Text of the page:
Livia Fränkel, 2015.
My Childhood 1927-1939 | Life Changes 1939-1944 | Confined to the Ghetto 1944 | In Different Camps 1944-1945 | Liberated 1945 | (Complete biography)
Livia Fränkel | Photos and Documents
Livia's sister Hédi and Livia, approximately 7 and 3 years old. In those days people did not have private cameras. When they wanted to eternalize the children they simply went to the photographer’s. Livia comments the photo: "Mum brought pyjamas. I’m sure she thought that we would look cute in them. I remember her changing my clothes and combing my hair. After that she put on the freshly ironed bows and ribbons. You may see in the picture that I’m angry. The reason is that when we entered the photographer’s I caught sight of a doll. I pounced at it, took it in my hand and held it hard. The photographer only had one doll. Of course my sister wanted to have it too. I remember that we started to fight. To mum it was embarrassing that we fought. So she tried to do justice. She decided that my sister could hold the doll, as she was the older. In the picture you can see my sister’s triumphant face. To me of course this was terribly unfair. Mum tried to bribe me with an ugly dog and I didn’t want it. I took the dog and threw it away. Then I stood there and looked really mad." Note: After the war some of Livia’s and Hédi’s relatives went back to Sighet and many of them stayed in the family’s house. The people found a lot of old photos in the attic and were wise enough to understand how much they meant to Livia and Hédi, and sent the photos to them.
This is a picture of Livia's family: Livia (in the middle), her sister Hédi, and their parents Frida and Ignatz. The picture was taken in 1936 when Livia was 7 years old and her sister 12.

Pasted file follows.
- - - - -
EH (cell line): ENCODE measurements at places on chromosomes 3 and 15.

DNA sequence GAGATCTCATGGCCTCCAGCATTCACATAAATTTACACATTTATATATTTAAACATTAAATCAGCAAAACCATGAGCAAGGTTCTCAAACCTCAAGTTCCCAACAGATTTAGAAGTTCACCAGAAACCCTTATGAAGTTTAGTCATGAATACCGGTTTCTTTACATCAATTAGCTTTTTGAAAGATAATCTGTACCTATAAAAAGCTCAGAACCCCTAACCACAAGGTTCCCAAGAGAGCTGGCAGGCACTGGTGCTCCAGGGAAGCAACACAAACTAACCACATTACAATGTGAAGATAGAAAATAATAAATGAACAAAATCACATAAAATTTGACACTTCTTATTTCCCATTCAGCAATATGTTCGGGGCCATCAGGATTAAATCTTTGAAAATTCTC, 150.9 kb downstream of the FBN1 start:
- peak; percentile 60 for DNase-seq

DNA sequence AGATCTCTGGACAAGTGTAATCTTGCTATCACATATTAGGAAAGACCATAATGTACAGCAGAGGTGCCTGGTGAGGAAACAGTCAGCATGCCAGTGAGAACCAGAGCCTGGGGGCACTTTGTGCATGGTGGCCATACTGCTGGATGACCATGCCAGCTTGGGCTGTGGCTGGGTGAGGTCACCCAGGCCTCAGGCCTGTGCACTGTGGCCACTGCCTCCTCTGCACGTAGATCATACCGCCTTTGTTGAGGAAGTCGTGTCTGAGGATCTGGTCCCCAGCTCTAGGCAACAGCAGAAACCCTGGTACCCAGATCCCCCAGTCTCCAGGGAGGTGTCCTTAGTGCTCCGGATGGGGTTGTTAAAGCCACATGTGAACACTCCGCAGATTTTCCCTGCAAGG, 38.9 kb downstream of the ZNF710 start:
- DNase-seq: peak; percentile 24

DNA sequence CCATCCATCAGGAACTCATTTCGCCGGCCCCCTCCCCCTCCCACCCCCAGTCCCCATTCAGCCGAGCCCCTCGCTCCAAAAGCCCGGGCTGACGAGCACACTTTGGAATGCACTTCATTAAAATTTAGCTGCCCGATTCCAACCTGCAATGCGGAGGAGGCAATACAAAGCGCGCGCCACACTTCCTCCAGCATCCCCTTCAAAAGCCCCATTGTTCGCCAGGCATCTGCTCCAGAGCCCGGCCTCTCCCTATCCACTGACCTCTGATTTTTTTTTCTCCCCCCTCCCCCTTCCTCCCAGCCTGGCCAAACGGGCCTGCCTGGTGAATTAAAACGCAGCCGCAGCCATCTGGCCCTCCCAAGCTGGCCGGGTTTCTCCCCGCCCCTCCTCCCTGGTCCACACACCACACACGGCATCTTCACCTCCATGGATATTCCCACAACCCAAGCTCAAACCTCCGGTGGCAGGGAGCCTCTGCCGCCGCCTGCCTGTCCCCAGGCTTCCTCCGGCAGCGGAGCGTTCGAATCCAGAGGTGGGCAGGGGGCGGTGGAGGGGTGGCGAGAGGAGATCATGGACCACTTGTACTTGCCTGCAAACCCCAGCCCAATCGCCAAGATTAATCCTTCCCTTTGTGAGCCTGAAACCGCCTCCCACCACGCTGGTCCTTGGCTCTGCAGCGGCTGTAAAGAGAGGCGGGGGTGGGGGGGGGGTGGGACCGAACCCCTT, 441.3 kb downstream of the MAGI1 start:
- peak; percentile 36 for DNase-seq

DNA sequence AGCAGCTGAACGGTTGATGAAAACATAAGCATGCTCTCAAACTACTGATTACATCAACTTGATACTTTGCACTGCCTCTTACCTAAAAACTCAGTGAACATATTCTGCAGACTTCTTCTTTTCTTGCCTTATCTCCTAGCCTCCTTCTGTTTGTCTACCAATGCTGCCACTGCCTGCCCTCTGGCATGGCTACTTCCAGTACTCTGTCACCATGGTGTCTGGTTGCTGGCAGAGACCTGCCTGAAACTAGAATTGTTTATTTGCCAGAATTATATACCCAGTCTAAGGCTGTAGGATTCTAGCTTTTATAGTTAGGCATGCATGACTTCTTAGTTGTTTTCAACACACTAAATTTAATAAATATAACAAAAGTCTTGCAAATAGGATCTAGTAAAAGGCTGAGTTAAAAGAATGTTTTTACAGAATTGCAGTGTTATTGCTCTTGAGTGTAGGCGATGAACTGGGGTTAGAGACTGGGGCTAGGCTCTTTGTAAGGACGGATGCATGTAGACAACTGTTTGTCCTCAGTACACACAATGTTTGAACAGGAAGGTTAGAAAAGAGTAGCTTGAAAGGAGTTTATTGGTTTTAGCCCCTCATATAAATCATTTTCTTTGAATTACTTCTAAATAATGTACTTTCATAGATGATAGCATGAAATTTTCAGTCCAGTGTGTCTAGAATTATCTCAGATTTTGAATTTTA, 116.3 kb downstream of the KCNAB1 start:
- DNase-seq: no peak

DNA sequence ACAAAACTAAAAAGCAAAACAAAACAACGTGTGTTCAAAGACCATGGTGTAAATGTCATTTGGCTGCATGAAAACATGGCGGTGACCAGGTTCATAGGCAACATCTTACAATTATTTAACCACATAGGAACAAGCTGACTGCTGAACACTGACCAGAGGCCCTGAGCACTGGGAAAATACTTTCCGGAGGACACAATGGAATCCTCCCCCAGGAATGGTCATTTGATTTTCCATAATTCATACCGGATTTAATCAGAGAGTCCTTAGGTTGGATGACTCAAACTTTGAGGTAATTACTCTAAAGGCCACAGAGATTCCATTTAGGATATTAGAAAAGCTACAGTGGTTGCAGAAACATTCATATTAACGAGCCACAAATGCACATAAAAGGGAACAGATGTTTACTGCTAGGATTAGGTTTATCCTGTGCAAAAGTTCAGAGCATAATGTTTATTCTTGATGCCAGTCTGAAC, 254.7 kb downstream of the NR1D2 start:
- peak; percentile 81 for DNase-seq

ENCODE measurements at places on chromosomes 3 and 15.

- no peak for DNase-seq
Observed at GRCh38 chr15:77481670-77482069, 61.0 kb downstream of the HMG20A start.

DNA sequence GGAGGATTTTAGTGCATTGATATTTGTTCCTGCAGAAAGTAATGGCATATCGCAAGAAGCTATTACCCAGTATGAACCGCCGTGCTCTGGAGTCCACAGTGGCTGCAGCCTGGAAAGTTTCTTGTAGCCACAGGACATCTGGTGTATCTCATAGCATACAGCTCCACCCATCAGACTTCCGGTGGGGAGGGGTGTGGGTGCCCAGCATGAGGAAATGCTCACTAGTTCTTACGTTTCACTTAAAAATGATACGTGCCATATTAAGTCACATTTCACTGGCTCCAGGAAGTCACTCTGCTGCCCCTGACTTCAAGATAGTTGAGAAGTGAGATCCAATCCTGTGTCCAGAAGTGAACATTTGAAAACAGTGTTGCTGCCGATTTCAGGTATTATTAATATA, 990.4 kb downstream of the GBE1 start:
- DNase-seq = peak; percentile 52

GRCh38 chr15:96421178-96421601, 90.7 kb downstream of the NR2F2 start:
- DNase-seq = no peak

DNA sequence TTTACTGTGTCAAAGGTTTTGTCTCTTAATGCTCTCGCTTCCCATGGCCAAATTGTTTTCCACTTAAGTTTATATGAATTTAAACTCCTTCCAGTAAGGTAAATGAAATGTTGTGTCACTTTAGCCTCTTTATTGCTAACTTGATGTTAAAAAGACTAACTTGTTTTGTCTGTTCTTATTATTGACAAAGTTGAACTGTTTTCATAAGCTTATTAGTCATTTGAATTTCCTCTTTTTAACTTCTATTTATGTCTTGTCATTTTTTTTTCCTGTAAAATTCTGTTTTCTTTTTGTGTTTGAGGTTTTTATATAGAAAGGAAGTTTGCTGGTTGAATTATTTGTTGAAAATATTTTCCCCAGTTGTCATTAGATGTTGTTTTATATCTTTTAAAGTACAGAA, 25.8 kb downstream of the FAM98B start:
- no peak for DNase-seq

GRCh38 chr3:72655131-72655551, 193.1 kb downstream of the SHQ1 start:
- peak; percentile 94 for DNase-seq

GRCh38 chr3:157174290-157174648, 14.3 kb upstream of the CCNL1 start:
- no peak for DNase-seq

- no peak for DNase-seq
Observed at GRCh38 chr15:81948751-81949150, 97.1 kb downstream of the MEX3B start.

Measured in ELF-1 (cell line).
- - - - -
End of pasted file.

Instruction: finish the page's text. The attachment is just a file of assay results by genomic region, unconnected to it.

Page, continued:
When this picture was taken Livia was 9 years old. She performed for charity as "flowergirl". Livia comments the photo: "It was a great success. I loved the theatre. I danced and acted. I gave this photo to my beloved uncle Alex." On the back of the photo it says: "With a lot of love to my Alex and Helen from Livi. At this performance I danced as a flowergirl. 1937 Sighet. Livi, 9 years old."
Livia left this card at her arrival in Sweden. She was told to fill out details of her origin and address in Sighet.
This is Livia's application for a residence permit in Sweden. It was "approved" for two years, but Livia became a Swedish citizen already in 1951.
This document is a compilation, or a certificate, showing Livia's whereabouts during her first time in Sweden. On the 11th of July 1945, Livia was ’quartered’ in the Linné school, where she spent the following three weeks. Afterwards, she was moved to Hjälmared (Hjelmared), and further on to Lovö. From there, Livia went to a boarding school in Smedsbo, Dalecarlia. In Dalecarlia, she learnt the basics of the Swedish language. In the spring of 1946, Livia moved into an apartment in Stockholm, together with her sister Hédi. In 1947 Livia married Hans Fränkel, and she became a Swedish citizen in 1951.
This is a page from Livia's Romanian passport, or "card of persona", which she got in Sweden in 1948. At the same time, the city of Stockholm’s crises committee gave Livia coupons – also called "purchase cards" – for coffee, butter and soap. Livia comments the photo: "This is the first photography taken of me after the liberation. You can see that my hair had started to grow. When the photography was taken, I had started eating again and the body, as well as the face, became swollen. That is why it is difficult for me to recognise myself in the picture.”
This is Livia's application for a "Red Cross Refugee" visa, even though she wasn’t actually a refugee. The document contains her name, birth date, her being an "orthodox Jewess" from Romania, and a verification that she had studied in upper secondary school. In the lower part of the document it says 7/7, 1945. In another document there’s a stamp with the date 7/11, and this later date may be the day Livia arrived in Sweden.
Livia in front of the former house of the Szmuk family at the Hospital Street in Sighet. The photo was taken in 2013.